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Dispatches: For Those Trying to Reach Safety in Europe, Land can be as Deadly as the Sea

More gruesome details will undoubtedly emerge, but we already know enough to be horrified: Up to 50 people died in what were surely agonizing deaths, locked in a truck parked on an Austrian highway, leading to Vienna. 

Forensic police officers inspect a parked truck in which up to 50 migrants were found dead, on a motorway near Parndorf, Austria August 27, 2015. © 2015 Reuters

That so many should die in a single episode, so close to a European capital where ministers are meeting to discuss migration in the Western Balkans, has made this international news. But the land route into the European Union trekked by migrants and asylum seekers has claimed thousands of victims over the years. In March, two Iraqi men died of hypothermia at the border between Bulgaria and Turkey. In April, 14 Somalis and Afghans were killed by a high-speed train in Macedonia as they walked along the tracks. Last November, a 45-day-old baby died with his father on those same tracks.

While deaths in the Mediterranean capture much of the attention, the list of those who have died of suffocation, dehydration, and exposure to the elements at land borders is unconscionably long. One count puts the overall death toll at EU borders at more than 30,000 since 2000. The smugglers directly responsible for deaths and abuse should be brought to justice. Ill-treatment by border guards and police in Macedonia and Serbia adds to the perils of the journey.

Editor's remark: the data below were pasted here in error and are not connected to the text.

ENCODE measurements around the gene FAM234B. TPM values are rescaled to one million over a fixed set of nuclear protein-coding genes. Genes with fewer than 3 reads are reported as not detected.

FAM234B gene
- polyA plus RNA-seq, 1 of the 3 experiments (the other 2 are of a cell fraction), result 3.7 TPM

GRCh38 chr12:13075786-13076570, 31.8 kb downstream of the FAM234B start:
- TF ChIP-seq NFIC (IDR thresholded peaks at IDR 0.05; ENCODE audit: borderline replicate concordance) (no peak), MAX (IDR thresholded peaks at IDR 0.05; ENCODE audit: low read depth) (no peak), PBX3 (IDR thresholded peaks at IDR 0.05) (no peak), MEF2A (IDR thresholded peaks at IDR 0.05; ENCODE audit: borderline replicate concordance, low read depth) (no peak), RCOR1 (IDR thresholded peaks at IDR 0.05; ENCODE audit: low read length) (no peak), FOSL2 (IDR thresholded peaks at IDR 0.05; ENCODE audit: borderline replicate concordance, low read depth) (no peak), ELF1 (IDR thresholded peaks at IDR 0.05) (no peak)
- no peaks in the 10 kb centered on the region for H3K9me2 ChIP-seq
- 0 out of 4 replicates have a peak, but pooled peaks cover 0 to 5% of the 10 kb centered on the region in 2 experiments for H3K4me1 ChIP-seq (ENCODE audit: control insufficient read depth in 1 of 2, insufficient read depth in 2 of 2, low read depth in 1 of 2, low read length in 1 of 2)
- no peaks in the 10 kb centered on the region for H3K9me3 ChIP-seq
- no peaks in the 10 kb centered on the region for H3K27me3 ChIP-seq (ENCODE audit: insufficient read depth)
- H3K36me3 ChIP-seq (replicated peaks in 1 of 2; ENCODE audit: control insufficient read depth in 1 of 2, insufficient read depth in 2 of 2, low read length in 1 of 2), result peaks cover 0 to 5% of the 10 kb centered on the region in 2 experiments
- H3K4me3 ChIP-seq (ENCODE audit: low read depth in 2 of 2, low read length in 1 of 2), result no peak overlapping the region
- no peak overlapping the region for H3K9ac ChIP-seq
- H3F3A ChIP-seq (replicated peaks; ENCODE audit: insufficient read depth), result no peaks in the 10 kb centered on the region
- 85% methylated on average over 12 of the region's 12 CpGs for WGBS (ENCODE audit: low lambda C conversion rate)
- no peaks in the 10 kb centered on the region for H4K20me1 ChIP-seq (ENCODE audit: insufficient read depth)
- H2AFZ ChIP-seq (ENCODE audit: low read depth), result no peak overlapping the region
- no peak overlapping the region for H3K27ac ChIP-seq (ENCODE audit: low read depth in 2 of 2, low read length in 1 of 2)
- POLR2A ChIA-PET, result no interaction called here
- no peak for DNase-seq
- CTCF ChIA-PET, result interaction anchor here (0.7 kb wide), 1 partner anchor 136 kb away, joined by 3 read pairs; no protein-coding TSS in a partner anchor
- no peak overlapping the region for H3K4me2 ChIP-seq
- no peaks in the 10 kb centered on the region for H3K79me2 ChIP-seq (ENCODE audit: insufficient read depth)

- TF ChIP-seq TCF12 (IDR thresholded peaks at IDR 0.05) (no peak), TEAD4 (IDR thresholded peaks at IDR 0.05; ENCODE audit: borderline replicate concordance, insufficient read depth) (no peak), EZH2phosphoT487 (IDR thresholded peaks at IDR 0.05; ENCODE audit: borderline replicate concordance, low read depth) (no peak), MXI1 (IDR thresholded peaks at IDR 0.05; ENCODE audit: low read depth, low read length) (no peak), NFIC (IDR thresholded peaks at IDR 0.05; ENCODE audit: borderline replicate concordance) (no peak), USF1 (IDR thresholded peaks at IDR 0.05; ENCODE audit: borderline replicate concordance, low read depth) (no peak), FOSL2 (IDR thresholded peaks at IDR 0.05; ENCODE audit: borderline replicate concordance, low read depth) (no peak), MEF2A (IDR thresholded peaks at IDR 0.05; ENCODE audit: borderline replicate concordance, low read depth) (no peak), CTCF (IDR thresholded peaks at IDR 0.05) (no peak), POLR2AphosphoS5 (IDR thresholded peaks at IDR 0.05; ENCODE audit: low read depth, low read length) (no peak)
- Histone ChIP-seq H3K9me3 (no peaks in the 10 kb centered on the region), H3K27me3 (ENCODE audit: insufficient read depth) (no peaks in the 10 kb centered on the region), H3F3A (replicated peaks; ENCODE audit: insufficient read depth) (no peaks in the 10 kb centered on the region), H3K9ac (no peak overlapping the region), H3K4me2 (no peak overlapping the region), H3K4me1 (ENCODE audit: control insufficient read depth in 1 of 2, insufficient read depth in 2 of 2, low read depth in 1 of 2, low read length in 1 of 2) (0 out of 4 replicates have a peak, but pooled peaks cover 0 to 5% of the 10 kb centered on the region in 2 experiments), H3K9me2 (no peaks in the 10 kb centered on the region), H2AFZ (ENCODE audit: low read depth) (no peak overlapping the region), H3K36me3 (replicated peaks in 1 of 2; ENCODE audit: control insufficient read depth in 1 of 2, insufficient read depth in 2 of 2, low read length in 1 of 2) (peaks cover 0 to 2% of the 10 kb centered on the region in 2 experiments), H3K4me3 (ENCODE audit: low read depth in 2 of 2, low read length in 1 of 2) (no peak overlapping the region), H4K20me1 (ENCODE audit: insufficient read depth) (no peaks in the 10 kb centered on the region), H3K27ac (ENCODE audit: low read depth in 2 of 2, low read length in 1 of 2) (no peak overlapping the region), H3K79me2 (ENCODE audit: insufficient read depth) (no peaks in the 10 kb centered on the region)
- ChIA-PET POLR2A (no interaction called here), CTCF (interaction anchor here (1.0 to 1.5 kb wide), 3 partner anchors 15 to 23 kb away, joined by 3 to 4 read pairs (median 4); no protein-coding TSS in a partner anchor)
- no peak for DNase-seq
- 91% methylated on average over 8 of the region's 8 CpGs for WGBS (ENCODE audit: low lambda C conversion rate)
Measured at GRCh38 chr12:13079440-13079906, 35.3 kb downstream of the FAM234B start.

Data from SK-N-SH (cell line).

But there’s lots of blame to spread around. Failed EU policies, which place an unfair burden on countries at its frontiers, and Greece’s inability to handle the numbers of migrants, have contributed to the crisis at EU borders. Instead of erecting fences, as Hungary is, the EU should expand safe and legal alternatives for people seeking entry, especially those fleeing persecution and conflict. This means increasing refugee resettlement, facilitating access to family reunification, and developing programs for providing humanitarian visas. It also requires EU governments to meet their legal obligations to provide access to asylum and humane conditions for those already present.

EU countries should step up to alleviate the humanitarian crisis in debt-stricken Greece, where 160,000 migrants have arrived since the start of the year. The umbrella group European Council on Refugees and Exiles (ECRE) has called for EU countries to relocate 70,000 asylum seekers from Greece within a year, double the insufficient relocation numbers agreed by governments for both Greece and Italy in July.

Many of those traveling along the Western Balkans route and into Austria are from Syria, Somalia, Iraq, and Afghanistan – countries experiencing war or generalized violence. Others are hoping to improve their economic prospects and the lives of their children. None of them deserve to be exploited, abused, or to die.



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